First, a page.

Believe it or not, sunlight is even a hormetic stressor. Getting regular, small amounts of sun exposure can help reduce skin cancer and improve vitamin D levels. But again, overdoing it can have the opposite effect, so don’t get sunburnt!

In conclusion, it’s critical to note the difference between chronic stress and hormetic stress. In almost all instances, too much of a good thing can have the opposite of the desired effect. Too often we push ourselves too hard – the ‘just do it!’ and ‘no pain, no gain!’ mentality. Conversely, not having enough hormetic stressors does not enable us to develop as we should. Here at Backs Etc., we believe that balance is the key to health, fitness, and happiness, so do challenge yourself, but do it wisely.

 

The problems of the modern jaw

Are you or your family mouth breathers? Teeth overcrowding and poor dental health are likely related to how we breathe, as well as what we eat. In this article, Stanford’s Paul Erlich discusses how poor breathing and the lack of chewing in our modern near-liquid diet has contributed to reduced jaw sizes in children. Undersized jaws have been linked to increased risk of heart disease, hyperactivity, sleep deprivation and other issues. Make sure your kids breathe through their noses and give them some food that needs chewing.

 

Read the full article, Stanford’s Paul Ehrlich on the problems of the modern jaw.

 

More than half your body is not human

Our bodies (especially our skin and gut) are perfect environments for a vast range of micro-organisms. In fact, human cells make up only 43% of the body’s total cell count. The rest are microscopic colonists. Because of bacteria phobia, we destroy these using anti-bacterial cleaning products and antibiotics, often without a second thought to the vast quantity of bacteria beneficial to us that are wiping out. Think of a wildflower meadow – if you covered it in pesticide, it would likely kill off most of the existing plants and that space, without some careful planting and care, would regrow with weeds. This is what happens to the microflora in our guts when we use these products, and this is intensified when we eat a diet of processed foods. Everything you eat is feeding your microflora as much as it feeds you, and we need healthy microbiome to be truly healthy.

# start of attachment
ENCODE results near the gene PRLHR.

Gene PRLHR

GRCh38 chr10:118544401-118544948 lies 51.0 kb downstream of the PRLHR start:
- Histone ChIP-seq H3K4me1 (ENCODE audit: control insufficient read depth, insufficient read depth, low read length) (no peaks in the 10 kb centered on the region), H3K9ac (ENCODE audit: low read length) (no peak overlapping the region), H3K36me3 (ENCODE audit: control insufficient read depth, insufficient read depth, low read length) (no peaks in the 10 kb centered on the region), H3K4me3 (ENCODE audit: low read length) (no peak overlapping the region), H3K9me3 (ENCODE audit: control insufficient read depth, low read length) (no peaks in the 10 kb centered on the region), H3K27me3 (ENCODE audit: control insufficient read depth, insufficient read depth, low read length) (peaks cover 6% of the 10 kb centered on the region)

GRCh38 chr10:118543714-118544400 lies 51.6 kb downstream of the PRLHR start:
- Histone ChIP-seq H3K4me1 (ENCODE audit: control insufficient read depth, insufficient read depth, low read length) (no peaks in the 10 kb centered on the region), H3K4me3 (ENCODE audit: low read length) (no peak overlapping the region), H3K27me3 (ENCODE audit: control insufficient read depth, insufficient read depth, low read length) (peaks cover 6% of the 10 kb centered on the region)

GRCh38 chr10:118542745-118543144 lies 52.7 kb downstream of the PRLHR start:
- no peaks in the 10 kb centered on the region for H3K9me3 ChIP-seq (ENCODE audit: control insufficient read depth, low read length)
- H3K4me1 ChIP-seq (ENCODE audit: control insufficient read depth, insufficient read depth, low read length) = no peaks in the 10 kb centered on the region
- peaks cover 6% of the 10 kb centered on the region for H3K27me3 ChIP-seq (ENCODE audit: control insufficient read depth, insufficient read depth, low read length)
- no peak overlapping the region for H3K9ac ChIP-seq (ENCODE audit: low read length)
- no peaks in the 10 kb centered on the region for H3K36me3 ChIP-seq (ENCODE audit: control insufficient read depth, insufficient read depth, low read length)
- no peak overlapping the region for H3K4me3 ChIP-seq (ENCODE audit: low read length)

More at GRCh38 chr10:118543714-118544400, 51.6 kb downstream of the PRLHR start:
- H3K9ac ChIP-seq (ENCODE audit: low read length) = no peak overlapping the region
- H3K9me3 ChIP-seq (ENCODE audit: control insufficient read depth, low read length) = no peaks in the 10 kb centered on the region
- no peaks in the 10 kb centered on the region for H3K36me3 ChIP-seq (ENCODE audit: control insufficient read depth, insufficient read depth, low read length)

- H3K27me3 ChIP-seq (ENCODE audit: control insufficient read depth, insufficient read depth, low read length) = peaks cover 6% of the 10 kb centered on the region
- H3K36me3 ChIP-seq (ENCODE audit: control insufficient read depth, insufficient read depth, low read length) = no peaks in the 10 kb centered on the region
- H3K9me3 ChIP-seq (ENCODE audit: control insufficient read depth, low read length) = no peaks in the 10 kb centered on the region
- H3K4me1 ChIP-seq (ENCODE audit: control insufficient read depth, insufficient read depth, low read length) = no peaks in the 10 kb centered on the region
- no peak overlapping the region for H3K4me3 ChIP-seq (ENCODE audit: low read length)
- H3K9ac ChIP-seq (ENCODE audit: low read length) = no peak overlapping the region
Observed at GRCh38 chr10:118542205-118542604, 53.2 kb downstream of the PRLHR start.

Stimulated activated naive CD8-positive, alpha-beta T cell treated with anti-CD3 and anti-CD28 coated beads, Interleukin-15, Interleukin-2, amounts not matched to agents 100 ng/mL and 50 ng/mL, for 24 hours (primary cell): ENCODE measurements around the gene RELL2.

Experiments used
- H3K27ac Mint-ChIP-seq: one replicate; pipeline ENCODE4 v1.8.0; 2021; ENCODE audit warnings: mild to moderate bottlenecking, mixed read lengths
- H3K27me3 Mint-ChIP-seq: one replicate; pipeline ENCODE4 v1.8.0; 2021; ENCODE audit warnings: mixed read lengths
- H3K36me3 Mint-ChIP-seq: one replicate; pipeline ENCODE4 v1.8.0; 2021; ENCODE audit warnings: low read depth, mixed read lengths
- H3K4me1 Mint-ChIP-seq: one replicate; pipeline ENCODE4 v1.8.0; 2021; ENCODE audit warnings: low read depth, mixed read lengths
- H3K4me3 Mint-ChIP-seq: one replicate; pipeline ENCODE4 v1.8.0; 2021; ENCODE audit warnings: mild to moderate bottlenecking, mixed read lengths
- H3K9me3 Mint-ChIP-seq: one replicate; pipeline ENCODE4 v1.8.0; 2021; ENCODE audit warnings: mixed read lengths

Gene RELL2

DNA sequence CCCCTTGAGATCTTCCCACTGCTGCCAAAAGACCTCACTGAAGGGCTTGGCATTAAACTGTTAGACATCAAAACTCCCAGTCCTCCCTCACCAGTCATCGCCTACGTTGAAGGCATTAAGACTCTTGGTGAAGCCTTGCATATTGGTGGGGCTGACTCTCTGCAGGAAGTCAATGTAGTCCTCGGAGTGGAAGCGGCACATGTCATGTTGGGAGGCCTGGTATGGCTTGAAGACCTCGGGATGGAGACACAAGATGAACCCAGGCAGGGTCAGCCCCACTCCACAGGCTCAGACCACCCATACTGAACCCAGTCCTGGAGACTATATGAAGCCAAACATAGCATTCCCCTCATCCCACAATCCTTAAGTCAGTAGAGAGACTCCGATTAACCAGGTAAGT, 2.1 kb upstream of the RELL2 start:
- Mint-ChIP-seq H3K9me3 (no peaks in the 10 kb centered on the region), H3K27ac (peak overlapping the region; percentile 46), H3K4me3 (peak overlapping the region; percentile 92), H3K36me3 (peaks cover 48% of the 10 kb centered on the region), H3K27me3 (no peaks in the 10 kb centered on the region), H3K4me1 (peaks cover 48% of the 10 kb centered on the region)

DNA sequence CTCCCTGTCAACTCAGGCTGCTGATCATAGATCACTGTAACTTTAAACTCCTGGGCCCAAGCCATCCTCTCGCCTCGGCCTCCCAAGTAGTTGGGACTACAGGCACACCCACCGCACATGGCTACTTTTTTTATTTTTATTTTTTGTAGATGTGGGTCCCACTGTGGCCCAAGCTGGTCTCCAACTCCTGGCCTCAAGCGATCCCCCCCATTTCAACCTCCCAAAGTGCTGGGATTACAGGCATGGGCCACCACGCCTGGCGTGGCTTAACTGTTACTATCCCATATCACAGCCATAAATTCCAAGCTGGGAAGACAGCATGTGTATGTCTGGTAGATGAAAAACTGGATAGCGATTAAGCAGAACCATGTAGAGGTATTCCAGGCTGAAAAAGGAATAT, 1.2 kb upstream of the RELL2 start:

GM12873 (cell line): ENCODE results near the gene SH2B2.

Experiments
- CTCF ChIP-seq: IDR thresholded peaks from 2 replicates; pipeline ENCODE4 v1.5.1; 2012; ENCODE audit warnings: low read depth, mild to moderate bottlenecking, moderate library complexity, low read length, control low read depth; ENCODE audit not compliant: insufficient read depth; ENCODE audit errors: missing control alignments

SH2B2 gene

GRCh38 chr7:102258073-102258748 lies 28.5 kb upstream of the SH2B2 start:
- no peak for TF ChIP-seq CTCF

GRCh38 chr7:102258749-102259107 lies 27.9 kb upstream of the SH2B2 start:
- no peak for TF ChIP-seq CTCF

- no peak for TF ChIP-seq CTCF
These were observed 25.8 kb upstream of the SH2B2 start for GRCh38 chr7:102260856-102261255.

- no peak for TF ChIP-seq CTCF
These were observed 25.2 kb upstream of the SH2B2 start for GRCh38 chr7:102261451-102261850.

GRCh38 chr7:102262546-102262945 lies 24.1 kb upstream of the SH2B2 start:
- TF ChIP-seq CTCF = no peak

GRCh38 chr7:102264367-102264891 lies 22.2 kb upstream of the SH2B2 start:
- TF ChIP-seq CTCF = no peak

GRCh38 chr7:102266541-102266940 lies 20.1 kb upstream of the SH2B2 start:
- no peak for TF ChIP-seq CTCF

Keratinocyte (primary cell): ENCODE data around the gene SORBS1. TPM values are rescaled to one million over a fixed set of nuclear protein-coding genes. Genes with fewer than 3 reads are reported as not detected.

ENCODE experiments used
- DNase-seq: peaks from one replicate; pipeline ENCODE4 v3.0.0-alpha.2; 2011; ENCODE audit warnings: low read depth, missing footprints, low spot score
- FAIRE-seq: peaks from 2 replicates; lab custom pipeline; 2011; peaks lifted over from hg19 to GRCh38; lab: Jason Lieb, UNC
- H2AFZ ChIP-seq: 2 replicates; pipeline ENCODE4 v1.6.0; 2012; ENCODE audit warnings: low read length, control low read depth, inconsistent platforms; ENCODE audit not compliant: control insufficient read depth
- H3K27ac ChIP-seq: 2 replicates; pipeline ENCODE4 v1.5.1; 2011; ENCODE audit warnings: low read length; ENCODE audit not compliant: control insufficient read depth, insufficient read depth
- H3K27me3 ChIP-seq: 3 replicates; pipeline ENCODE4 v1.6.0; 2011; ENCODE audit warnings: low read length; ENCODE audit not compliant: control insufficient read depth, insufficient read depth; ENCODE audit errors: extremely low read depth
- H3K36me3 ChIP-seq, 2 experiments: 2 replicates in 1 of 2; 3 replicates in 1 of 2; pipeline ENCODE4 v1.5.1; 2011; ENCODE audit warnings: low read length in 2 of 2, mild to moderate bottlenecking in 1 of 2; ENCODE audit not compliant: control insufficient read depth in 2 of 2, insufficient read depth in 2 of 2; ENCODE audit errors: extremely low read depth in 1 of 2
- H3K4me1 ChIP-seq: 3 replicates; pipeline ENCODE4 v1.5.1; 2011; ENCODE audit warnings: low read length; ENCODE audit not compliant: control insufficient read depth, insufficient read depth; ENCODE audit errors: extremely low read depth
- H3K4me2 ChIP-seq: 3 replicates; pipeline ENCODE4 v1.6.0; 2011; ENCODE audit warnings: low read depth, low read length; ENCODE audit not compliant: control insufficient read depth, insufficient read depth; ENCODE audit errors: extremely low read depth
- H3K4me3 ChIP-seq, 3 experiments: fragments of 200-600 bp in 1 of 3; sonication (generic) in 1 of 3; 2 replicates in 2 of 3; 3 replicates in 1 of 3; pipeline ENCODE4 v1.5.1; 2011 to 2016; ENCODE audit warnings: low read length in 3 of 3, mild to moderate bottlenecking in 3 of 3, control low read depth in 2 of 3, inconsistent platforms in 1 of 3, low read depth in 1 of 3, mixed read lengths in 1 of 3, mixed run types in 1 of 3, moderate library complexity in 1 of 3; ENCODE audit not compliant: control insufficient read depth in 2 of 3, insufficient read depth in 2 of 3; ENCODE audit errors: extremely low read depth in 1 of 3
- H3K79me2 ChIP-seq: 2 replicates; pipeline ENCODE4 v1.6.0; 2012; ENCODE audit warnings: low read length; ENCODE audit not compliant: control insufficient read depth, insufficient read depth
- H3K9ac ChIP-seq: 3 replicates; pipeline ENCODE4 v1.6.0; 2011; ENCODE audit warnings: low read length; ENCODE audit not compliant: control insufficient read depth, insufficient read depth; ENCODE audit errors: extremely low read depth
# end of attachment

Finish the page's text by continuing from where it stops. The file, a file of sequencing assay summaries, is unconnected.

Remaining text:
Read the full article, More than half your body is not human.

 

 

 

 

Why we owe it to ourselves to spend quiet time alone every day

Are you always rushing around? Take a few moments to meditate, breathe or just be alone with your own thoughts. By not giving ourselves the minutes — or hours — free of devices and distractions, we risk losing our ability to know who we are and what’s important to us, says physicist and writer Alan Lightman.

 

Read the full article, Why we owe it to ourselves to spend quiet time alone every day.

 

 

 

 

The Nature of Pain

Pained figureMost new patients at Backs Etc arrive with some form of musculoskeletal pain. They are often scared that the pain is resulting from some form of tissue damage and fear that they are ‘broken’ with a fragile body that is giving up. These attitudes and fears are not surprising as they are reinforced by the media and many medical professionals.  Indeed, when you have recently had an accident, eg a car crash or heavy fall, then there will be tissue damage and inflammation (which is the body’s healing process). However, in most patients the onset of their pain was either completely unclear (came on gradually for no specific reason), or is related to an injury more than a couple of months old.  In these cases the tissue damage has healed or is just not there.